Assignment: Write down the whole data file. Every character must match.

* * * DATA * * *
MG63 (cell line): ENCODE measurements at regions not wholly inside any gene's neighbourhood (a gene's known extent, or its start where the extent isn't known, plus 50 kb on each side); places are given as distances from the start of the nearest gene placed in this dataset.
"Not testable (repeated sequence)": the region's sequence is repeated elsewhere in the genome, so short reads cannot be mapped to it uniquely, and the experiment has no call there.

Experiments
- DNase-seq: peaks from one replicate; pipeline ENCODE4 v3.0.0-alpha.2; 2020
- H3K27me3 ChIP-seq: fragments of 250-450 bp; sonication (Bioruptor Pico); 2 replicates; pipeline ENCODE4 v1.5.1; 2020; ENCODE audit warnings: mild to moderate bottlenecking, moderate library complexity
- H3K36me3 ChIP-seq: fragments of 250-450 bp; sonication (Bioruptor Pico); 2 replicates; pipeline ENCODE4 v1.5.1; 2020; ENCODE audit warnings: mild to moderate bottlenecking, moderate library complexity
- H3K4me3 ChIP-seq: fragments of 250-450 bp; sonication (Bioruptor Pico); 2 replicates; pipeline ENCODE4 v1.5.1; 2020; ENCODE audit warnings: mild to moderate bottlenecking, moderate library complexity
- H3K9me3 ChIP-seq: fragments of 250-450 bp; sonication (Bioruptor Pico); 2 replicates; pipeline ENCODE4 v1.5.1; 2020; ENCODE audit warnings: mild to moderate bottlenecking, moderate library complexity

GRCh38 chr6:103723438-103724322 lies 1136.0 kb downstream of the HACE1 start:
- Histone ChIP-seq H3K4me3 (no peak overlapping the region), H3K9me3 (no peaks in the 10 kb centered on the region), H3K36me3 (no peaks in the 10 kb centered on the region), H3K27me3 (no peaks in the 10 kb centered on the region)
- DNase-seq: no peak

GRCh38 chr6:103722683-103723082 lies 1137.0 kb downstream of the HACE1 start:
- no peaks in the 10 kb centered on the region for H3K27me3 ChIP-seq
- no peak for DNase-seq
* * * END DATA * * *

MG63 (cell line): ENCODE measurements at regions not wholly inside any gene's neighbourhood (a gene's known extent, or its start where the extent isn't known, plus 50 kb on each side); places are given as distances from the start of the nearest gene placed in this dataset.
"Not testable (repeated sequence)": the region's sequence is repeated elsewhere in the genome, so short reads cannot be mapped to it uniquely, and the experiment has no call there.

Experiments
- DNase-seq: peaks from one replicate; pipeline ENCODE4 v3.0.0-alpha.2; 2020
- H3K27me3 ChIP-seq: fragments of 250-450 bp; sonication (Bioruptor Pico); 2 replicates; pipeline ENCODE4 v1.5.1; 2020; ENCODE audit warnings: mild to moderate bottlenecking, moderate library complexity
- H3K36me3 ChIP-seq: fragments of 250-450 bp; sonication (Bioruptor Pico); 2 replicates; pipeline ENCODE4 v1.5.1; 2020; ENCODE audit warnings: mild to moderate bottlenecking, moderate library complexity
- H3K4me3 ChIP-seq: fragments of 250-450 bp; sonication (Bioruptor Pico); 2 replicates; pipeline ENCODE4 v1.5.1; 2020; ENCODE audit warnings: mild to moderate bottlenecking, moderate library complexity
- H3K9me3 ChIP-seq: fragments of 250-450 bp; sonication (Bioruptor Pico); 2 replicates; pipeline ENCODE4 v1.5.1; 2020; ENCODE audit warnings: mild to moderate bottlenecking, moderate library complexity

GRCh38 chr6:103723438-103724322 lies 1136.0 kb downstream of the HACE1 start:
- Histone ChIP-seq H3K4me3 (no peak overlapping the region), H3K9me3 (no peaks in the 10 kb centered on the region), H3K36me3 (no peaks in the 10 kb centered on the region), H3K27me3 (no peaks in the 10 kb centered on the region)
- DNase-seq: no peak

GRCh38 chr6:103722683-103723082 lies 1137.0 kb downstream of the HACE1 start:
- no peaks in the 10 kb centered on the region for H3K27me3 ChIP-seq
- no peak for DNase-seq